Top 8 Weird Flowers

Top Nine Low Maintenance Flowers

Nobody likes to discover that their plants are infested with aphids, or that fungi has bloomed. That’s why here at The Handy Mano, we’ve put together some tips to help you prevent plant pests and keep your plants strong, beautiful and healthy.

How to Prevent Plant Pests

1. Fertilise your plants!

Did you know that insects have a preference for weaker plants? That’s why our first piece of advice is to fertilise them regularly. A healthy plant is less attractive to plant pests which means that it’ll bloom better for us! You can use a generic fertiliser for flowering or leafy plants. There are specific fertilisers for veggie patches, orchids, cacti and even a specific one for bonsais. It’s important to follow the manufacturer’s instructions for use, because excessive fertiliser can also do more harm than good!

Aphids and red spiders (pictured) prefer plants that are rich in nitrogen, meaning that any excess of this nutrient can turn your plants into something extra delicious for them, so make sure to always read the label and follow the instructions!

thehandymano mano plant pests how to prevent them leaf with red spiders

2. Check your plants regularly

Check both sides of the leaves, and keep an eye out for discolouration, small holes or webs. It’s easy to realise that you have a whitefly infestation even if you just brush past your plant, so make sure you keep checking up on them!

In doing this, over time you will be able to identify potential problems quicker and therefore be able to give your plant the correct treatment sooner. Many plant pests are cyclical, and repeat year after year, so don’t let them stress you out too much. Try to stay positive, because experience counts and if the pests come back next year, you’ll know exactly what to do.

3. Not all bugs are bad!

It can be an interesting exercise to identify the different insects swarming around our gardens, because they don’t all munch through our plants. Some prey on the plant pests that do eat them, and in such cases, these bugs are the ones we should be concerned about inviting to visit our gardens or plant beds.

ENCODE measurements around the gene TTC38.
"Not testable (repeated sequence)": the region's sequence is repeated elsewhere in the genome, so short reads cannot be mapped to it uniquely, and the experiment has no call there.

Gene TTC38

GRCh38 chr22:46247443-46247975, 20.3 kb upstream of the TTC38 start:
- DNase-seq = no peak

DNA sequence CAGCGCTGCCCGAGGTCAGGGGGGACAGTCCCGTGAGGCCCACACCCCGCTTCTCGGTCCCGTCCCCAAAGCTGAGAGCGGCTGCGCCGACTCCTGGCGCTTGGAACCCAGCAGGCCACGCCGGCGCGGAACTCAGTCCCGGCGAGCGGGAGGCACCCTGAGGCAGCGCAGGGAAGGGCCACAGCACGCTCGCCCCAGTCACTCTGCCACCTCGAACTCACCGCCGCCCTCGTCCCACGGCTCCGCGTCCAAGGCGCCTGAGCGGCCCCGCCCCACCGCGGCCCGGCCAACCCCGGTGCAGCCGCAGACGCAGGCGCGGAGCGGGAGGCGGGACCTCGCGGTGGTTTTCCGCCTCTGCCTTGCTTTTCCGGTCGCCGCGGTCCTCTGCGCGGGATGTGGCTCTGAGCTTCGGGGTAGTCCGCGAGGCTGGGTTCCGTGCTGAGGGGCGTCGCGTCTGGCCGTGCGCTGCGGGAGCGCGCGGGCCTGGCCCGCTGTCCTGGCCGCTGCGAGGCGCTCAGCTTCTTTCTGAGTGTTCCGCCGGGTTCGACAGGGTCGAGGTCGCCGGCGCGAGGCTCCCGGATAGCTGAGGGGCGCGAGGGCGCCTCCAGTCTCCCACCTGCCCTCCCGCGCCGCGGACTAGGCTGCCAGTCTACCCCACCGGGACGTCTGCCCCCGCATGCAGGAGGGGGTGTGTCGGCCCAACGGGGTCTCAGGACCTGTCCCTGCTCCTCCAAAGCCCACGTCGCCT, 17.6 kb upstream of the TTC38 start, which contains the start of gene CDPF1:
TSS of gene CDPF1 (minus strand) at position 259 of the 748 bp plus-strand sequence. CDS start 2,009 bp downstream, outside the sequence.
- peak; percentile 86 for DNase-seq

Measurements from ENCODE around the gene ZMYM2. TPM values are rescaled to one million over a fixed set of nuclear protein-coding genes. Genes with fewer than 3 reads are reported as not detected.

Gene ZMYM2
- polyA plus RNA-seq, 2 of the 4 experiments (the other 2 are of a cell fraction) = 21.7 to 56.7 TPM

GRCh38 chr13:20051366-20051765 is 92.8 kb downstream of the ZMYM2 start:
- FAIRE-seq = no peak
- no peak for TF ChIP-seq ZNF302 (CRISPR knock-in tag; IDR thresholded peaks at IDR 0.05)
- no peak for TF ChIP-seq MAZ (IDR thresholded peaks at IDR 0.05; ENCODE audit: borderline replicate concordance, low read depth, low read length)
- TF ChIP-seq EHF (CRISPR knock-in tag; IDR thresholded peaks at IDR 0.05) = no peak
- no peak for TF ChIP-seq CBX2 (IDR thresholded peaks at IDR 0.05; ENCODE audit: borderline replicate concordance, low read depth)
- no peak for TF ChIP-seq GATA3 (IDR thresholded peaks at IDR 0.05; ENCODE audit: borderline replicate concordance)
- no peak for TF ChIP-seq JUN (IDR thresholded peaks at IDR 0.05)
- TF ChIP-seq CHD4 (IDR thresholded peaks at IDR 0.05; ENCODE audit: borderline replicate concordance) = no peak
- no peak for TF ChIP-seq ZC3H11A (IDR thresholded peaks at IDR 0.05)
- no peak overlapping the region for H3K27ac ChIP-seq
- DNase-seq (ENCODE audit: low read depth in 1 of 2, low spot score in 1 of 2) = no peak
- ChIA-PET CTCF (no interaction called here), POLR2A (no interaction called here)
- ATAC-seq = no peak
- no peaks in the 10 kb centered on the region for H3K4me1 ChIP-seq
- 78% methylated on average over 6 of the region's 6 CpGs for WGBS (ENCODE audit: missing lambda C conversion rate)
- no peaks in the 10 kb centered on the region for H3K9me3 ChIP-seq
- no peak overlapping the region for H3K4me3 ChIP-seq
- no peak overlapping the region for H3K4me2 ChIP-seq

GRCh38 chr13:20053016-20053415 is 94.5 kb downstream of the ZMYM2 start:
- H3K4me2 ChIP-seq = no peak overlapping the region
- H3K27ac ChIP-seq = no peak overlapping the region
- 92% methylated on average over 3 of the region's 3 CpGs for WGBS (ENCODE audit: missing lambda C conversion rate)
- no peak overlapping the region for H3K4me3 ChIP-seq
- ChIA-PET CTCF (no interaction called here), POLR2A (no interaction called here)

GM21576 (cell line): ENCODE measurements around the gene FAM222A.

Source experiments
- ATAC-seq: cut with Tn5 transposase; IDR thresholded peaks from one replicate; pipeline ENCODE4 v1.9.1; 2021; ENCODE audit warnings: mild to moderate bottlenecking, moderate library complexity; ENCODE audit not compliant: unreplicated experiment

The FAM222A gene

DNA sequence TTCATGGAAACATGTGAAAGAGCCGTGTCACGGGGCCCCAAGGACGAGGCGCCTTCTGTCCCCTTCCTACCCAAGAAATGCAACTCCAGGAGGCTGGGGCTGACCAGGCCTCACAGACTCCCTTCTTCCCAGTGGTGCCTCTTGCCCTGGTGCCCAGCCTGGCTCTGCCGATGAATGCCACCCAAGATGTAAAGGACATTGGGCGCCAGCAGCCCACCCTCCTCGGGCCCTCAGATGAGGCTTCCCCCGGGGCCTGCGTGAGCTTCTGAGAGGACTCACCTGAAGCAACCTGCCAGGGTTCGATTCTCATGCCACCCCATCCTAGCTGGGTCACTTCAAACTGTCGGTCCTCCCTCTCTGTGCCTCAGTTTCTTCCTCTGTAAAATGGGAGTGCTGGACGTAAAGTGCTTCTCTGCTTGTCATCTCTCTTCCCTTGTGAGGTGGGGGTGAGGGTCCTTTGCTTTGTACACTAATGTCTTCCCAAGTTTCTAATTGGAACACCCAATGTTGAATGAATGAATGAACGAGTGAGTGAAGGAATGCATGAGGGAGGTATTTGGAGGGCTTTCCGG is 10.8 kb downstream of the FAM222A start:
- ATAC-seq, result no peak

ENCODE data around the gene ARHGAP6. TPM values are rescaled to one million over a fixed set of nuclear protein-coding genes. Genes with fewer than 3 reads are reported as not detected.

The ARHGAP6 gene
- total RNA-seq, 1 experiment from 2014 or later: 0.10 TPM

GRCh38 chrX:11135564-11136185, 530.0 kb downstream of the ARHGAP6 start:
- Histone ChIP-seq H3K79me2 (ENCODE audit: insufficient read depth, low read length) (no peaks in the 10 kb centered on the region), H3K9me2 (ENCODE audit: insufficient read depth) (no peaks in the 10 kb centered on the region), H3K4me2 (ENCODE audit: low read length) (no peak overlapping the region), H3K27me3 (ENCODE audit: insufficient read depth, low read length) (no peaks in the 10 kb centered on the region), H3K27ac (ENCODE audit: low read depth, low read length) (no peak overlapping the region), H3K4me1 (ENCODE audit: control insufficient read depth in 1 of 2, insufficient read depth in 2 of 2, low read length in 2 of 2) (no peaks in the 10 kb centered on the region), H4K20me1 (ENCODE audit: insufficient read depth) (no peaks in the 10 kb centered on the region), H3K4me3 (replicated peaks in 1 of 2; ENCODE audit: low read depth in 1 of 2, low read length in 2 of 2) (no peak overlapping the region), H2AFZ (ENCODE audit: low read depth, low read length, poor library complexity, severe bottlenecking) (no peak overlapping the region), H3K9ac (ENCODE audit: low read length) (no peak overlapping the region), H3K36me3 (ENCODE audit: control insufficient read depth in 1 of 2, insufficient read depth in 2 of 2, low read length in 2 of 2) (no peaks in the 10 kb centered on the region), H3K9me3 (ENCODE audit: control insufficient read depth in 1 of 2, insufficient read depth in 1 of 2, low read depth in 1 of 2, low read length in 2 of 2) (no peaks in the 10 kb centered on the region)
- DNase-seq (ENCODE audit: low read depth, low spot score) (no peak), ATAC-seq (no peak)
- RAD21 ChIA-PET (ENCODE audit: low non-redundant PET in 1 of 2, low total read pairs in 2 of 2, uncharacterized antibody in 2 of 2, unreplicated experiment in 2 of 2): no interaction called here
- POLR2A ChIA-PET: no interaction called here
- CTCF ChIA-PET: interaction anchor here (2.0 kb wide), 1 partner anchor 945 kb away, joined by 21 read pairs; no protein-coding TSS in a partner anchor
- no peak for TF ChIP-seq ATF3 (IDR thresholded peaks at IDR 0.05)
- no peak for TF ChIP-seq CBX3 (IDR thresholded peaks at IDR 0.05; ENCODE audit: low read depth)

That’s what plant biodiversity is all about. For example, a balcony which has only one type of plant growing there may awsell have a neon light to attract its preferred plant pests! Those of us with urban gardens know this all too well, hence we never forget to pair up certain plants with our food crops.
For example, Basil repels mosquitoes and white flies, and Nasturtium repels snails and ants (and it looks great, too!)

4. Apply preventative treatments

You can choose to treat your plants when they already have a problem, or you can apply specific products to prevent the problems from occurring in the first place. If you have geraniums and know that they struggle every year because of the butterflies that lay their eggs on them… why not try to prevent it from happening by using an insecticide?

thehandymano mano plant pests how to prevent them plant bacteria

5. Strictly follow application guidelines

When the doctor prescribes us antibiotics, he always recommends finishing the course of medication even if we feel better, right? Well, it’s the same with plants. Many insecticides work on the adult insects that swarm around the plants but they don’t kill the eggs which can hatch within 15 days.
Repeat the treatment if the instructions recommend you to do so.

6. Beware of over-watering

Most fungi appear because of excess water. This can be caused by either watering too much, or, because of the British weather!
Regardless, it doesn’t hurt to try to prevent fungi growth by using a preventative fungicide. Although we can’t stop the rain, we can at least help our plants a little and get rid of the excess fungi.

7. Dry leaves don’t always mean disease!

If you’re a newbie to gardening, don’t get too worried if you discover some yellow leaves. This doesn’t necessarily mean that your plant isn’t receiving enough nutrients.
During any plant’s growth period, it’s perfectly normal for it to shed some leaves
In such cases, look at the leaf’s position on the plant. Is it one of the biggest and oldest? If yes, relax: it has simply come to the end of its life cycle.
However, it’s okay to worry when the leaf in question is a new leaf or one of the smaller ones, as that means that it was likely to have been born with a deformity or a strange colour. You can find out the likely root of the problem by searching for the plant online and trying to identify the specific symptoms to figure out the next steps to take.
In potted plants, you might notice the leaves lack that ‘luscious green’ look. This is a common issue, and as the leaves are telling us they lack certain nutrients, it’s just up to us to invest in more nutrients and feed them!

Which plant pests worry you the most and how do you keep them at bay? Let us know!

Hungry for more gardening articles? Try out these for more tips:

Types of Shrubs – Seasonal Guide

Lawn Mowing Tips and Tricks